In this week’s edition of Feature Friday, we are pleased to bring you an excerpt from Better Nature, Fenn Stewart’s first poetry collection. Much of the language that makes up this book is drawn from a diary that Walt Whitman wrote while travelling through Canada at the end of the nineteenth century. But rather than waxing poetic about the untouched Great White North, Stewart inlays found materials (early settler archives, news stories, email spam, fundraising for environmental NGOs, and more) to present a unique view of Canada’s “pioneering” attitude towards “wilderness.”
In a review for This Magazine, Lauren Matera writes, “With bounding lines that seamlessly blend the archival with the contemporary, Better Nature stitches together its source material with precision. The result is pure poetic wit and a timely perspective on the shaping of Canada’s landscape.” Griffin Poetry Prize-winning author Liz Howard adds, “With linguistic fervor, dancing intellect, and blissful urgency Stewart unveils the seemingly everyday horrors of our cruelly optimistic (would be) unsettling lands.” Claire Caldwell in The Goose calls Better Nature “a rich, thoughtful, text that urges us to decolonize — starting with our own minds.”
We hope you enjoy this excerpt from Better Nature. Happy Reading!
From Better Nature:
if Walt Whitman encountered the world primarily through the making of lists, Domesday style (i.e., fish, fruit, land, other people, institutions, prestigious concepts, stuff he has, stuff he wants, stuff he’s figuring out how to get); if he were working on a list of all the fish in Lake Ontario in a certain hungry mood.
if Walt Whitman, hired as a Don Cherry replacement, were asked to whip up some patriotic fervour before the big game, & took the opportunity to wax poetic re: his summer cabins.
for a garrulous garrison nation
the hairy limits of invention’s leg
gird up your inward granite threads of spine
scale sheer affinity,
& set your best spelunking lights to “singleness of purpose”
assume this fractious crouch snap at some heels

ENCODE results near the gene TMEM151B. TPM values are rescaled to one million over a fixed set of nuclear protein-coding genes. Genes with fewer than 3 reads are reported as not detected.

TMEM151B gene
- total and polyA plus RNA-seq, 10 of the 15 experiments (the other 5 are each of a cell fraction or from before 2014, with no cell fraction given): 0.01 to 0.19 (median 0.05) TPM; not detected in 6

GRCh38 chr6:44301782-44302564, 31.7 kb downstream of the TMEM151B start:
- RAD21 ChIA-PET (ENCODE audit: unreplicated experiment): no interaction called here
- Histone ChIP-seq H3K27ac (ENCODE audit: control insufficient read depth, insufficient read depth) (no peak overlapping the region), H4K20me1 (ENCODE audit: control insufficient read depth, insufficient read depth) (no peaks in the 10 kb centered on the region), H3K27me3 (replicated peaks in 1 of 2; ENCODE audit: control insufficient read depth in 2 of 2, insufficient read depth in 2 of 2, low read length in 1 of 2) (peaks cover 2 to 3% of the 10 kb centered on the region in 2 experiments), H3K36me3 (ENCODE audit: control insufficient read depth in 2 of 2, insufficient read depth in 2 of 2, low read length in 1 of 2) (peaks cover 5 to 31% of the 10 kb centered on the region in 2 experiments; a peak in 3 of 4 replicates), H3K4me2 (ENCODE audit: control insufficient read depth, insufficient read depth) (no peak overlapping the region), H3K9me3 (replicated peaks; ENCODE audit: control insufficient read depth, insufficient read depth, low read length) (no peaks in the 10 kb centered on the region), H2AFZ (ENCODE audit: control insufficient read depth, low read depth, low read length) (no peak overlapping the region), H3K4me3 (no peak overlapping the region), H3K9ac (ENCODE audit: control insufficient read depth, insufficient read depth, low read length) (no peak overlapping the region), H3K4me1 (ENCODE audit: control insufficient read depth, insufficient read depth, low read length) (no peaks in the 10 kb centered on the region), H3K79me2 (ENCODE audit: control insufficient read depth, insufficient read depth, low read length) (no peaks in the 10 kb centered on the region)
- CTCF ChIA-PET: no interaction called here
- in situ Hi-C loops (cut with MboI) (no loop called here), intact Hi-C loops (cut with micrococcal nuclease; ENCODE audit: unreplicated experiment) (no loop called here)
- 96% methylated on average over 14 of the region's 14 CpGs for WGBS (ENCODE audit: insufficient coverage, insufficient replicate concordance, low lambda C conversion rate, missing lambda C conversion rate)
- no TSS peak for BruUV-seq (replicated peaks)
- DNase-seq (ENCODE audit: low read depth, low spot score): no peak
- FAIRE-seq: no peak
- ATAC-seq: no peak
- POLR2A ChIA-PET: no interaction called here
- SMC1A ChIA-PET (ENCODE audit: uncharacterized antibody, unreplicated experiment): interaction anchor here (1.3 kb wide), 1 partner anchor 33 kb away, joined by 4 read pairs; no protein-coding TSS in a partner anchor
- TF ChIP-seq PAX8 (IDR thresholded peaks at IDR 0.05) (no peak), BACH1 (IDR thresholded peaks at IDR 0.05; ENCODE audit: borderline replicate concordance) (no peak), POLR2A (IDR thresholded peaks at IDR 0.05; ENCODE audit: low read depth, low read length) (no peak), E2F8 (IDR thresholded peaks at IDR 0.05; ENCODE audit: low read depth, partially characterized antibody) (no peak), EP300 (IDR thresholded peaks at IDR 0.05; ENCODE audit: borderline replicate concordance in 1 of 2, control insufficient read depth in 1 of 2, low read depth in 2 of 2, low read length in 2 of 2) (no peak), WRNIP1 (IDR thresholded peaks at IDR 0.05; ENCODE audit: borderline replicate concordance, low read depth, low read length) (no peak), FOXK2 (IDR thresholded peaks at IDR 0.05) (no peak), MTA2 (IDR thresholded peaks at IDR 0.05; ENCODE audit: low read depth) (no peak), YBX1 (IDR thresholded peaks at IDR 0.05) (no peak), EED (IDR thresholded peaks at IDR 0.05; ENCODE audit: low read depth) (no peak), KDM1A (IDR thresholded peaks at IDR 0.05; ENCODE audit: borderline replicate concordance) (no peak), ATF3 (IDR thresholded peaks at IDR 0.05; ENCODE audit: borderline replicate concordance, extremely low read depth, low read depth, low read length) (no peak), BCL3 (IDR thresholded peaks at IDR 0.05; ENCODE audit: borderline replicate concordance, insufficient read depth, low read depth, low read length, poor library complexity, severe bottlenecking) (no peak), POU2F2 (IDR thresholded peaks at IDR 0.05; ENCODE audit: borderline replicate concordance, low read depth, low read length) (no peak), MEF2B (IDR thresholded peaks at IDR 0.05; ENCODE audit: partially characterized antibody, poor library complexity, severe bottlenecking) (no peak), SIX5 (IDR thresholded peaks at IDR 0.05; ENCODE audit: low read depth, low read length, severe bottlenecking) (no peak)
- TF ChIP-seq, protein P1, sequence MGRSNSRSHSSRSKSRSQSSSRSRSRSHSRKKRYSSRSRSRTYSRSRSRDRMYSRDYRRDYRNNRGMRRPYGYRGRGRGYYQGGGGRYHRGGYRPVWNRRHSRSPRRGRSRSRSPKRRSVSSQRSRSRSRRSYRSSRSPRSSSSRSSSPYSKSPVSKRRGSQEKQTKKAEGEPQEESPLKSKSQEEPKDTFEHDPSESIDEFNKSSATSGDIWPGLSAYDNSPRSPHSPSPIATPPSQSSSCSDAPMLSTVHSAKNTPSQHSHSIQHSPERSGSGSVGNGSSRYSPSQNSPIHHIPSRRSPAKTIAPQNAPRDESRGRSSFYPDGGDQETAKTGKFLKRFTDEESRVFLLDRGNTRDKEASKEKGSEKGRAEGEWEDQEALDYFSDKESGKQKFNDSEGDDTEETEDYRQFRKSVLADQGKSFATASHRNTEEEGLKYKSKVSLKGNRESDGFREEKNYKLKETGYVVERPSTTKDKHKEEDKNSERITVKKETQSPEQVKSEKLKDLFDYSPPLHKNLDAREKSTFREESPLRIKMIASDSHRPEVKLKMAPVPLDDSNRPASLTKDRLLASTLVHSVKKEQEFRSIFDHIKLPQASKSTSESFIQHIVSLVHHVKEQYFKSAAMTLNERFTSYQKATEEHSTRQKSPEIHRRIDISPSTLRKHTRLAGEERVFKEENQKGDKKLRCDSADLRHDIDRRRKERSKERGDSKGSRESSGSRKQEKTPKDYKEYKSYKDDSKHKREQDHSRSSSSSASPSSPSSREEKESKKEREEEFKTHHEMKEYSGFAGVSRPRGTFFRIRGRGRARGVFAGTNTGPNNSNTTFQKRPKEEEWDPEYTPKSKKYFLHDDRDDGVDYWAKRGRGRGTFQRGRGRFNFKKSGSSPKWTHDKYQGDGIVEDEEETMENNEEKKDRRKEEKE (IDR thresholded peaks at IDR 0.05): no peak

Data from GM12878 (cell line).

like Leash’d in like hounds, yelp
“fresh and glorious,” “profuse bloomings,” and “refulgent moons”
(o thanks for asking—as it happens—
I just got this chorus off some summer Pas
who, dozing in their Adirondack chairs,
do hem me in & hold me up)
“O vasty fields!” “O woody and rocky islands!”
“O handsome young fellows and girls!”
there’s no beyond the lands I’ve garbled up
my range’s piney scope of homes
there’s no beyond these pages, no beyond my vasty coasts
where shrill and temporary ships
their engines roiling tirelessly
do sunder warmish seas
look here: within these summer leaves I’ve caught
the endless nations queries flung my way—
Why should one thousand tracts be give one man?
For simple digging of a fire-pit hole?
Why must we stock our vicious children full of tins?
(speak quick, the torch gets pitchy)
and as my crooked little finger does Attest,
there’s decimation much—
historical catastrophes—there’s often much to say—
such as, of late, some
well-rehearsed and boreal dismay —
don’t let that stuff on your imagination work—
consider my staked claim
Admit my habitat into this history
let me & galloping carnage off the hook
yon lake-side legions do approve my swelling seams,
with every ogling eyeball peeled
so why don’t you?
if Walt Whitman were washing dishes in a kitchen in East Vancouver, listening to the coyotes through the screen door while her daughter slept in the other room.
it’s late, i’m doing dishes in the company of moths
the streetlight’s out between me and the park’s black trees
between me and the dark there’s a coyote killing something
my child’s asleep in bed, curls dark in shadows and with sweat
eyelashes like mosquito legs
in sunlight i can almost see the lake behind the house but not right
now: it’s dark
the streetlight’s out again
a former bog, a skating rink, a mill pond, water for a brewery
they stopped up all the creeks to put the houses in
a sort of unattractive fish here now, an unattractive name
i read that once, before the creeks were filled, a seal could swim
this whole way from the sea
Order your copy of Better Nature here.
Fenn Stewart lives in Vancouver, where she teaches literature, writing, and research. Her poetry has appeared in The Capilano Review, Open Letter, The Arcadia Project, and in the form of three chapbooks, An OK Organ Man (shortlisted for the 2013 bpNichol Chapbook Award), Vegetable Inventory, and from Waltzing. Her research on Canadian culture and literature has appeared in various journals, including ARIEL: A Review of International English Literature and Law, Culture, and the Humanities. Better Nature is Stewart’s first book of poetry.